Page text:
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issue 5


a poem by
Ace Boggess
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If I Am Something Else

"If I am changing, I am no longer who I was;
and if I am something else, it's obvious that
I have no acquaintances. And I can't possibly
write to strangers."


Will you know me, you readers of poetry,
though I've changed? As you sit, bespectacled,
squinting at thin veils of text that obscure this page,
as you mispronounce my name, I beg you:
remember the many eyes, lips, moons & life-
measuring coffee spoons that brought me here.

Future he-is-survived-by or he-was-a-widower-of,
do you shiver to see the one of me that is & is again today
a different one of me than yesterday? You cannot see me
through the change; else cannot see the change through me:
you are Vitangelo Moscarda's wife who,
in all their indifferent-loving years,
never warned him of his crooked nose.

"Oh, lots of other things!"


I write for you, beautiful cafe-syrup-farmers
tilling your fresh-ground: for you, I'm a monument
to exactness (even were I to contemplate the crème
de menthe, the tantric mango tea, the honeyed goblet).


I said to my profane mistress, I was more of you
in you than me &, absent years from the me-in-you,
I write to map that passed-by place, to recreate
my lost in-you in you, as well in me.

". . .a broken heart
will run to many editions."


Have I changed so much? How difficult making tea
one-handed, still possessing two: the cleansing-the-vessel,
the water-filling, bag-peeling, the dip, the watch, the pour,
the stir-- we who sip this tea cannot appreciate.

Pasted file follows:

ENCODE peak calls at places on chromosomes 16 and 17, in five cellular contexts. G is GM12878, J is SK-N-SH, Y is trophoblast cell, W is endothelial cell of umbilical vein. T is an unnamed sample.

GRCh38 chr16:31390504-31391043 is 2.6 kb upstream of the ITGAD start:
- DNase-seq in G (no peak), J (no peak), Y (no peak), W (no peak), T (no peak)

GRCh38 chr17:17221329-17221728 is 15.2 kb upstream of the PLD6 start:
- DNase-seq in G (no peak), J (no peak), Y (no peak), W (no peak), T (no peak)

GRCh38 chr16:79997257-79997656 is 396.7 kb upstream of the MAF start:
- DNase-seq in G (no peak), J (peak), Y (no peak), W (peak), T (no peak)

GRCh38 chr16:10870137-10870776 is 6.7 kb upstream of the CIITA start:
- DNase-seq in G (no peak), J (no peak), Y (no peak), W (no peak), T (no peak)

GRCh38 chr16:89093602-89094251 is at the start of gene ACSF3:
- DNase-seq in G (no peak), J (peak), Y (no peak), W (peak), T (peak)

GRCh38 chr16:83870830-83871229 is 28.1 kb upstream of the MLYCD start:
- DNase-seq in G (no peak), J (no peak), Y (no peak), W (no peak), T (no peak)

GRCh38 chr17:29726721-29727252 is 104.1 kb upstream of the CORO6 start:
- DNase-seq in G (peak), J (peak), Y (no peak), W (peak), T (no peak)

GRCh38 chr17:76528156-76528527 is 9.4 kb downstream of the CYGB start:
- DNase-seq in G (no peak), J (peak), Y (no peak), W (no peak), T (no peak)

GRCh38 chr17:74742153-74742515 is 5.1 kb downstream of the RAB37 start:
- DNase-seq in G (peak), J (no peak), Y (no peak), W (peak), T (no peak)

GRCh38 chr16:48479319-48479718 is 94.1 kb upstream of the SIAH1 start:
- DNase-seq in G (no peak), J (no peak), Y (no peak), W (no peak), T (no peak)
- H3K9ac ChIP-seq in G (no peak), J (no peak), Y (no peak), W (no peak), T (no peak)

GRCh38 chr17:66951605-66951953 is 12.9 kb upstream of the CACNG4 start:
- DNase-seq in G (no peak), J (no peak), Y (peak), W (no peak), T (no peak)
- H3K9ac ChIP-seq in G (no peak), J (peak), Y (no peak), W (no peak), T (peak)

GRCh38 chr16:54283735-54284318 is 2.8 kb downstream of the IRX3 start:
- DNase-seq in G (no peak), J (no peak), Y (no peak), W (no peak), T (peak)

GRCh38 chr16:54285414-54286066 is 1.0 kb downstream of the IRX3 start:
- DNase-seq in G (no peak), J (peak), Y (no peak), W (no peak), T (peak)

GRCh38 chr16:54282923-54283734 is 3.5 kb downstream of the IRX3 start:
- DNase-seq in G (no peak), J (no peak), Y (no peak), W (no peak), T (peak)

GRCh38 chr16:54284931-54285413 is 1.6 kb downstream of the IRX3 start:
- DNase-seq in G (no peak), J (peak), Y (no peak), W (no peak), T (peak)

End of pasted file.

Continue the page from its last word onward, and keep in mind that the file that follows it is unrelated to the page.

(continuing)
O, what songs for the red enchantress off by herself
in an unlit room- she who dances while blind men talk trivia
past her open door: they miss her mysterious,
sensuous spectacle as if she has made herself milkweed, &
they will not smell her fear, her fear, her. . . Yes,
for her: a stage in ink to spotlight her insatiate dance,
her ceremony of innocence, her soul abroad in such an ecstasy.


Surplus elegies also for that gray-fish-slick-eyed gentleman,
long dead & lingering, drunk on his nightly bitterness.
He nods, mumbles, conjuring misery with muttered anti-
sutras. Yet such a classic was his vintage model: sprightly,
vital, that forgotten man who once enjoyed the penny-
like taste off blues harps blown with the rapture &
wrath of gods. Young Horatio lost, he now haunts
darkened corners while, each night, I mourn his passing
in another of my linear psalms if I have no coins for Stroh's.


You Nine Billion Curses! You Dark & Strange Matter!
You Soundless Syllable, Smallest Particle, Subject & Object!
You debatable concept & barrier between the words of men-
I'll not invite you here: an Unmoved Movement.


"You taught me language & my
profit on't is, I know how to curse!"

"Goddamned lying son-of-a-bitch!": I'm said to have
said, age three. I must write to you, Grandfather,

teacher who gave me not freedom of language
but freedom from it. I write to you who memory
can't verify ever spoke these words I learned or any:
voice the gritty silver-orange stillness of old photographs.
I write from my inheritance, write what words you left me.


"[S]pirit is creative becoming."

I've changed so much since I began: I'm changing.
I smell death everywhere like fresh-cut grass
at start of rain. Each breath pulls more in.
Each breath: a transformation. I can't recognize
myself in words once written by a different man,
left unvarnished or not yet nailed in place.
Though I hoped to say more on somesuch &
whatnot, a stranger now to whom I can't write,
I must cling to my silence like a suspect in custody,
never to finish this treatise expressing what,
moments ago, I thought I knew of. . .

"Everything that
takes place in the spiritual world
takes place in me."

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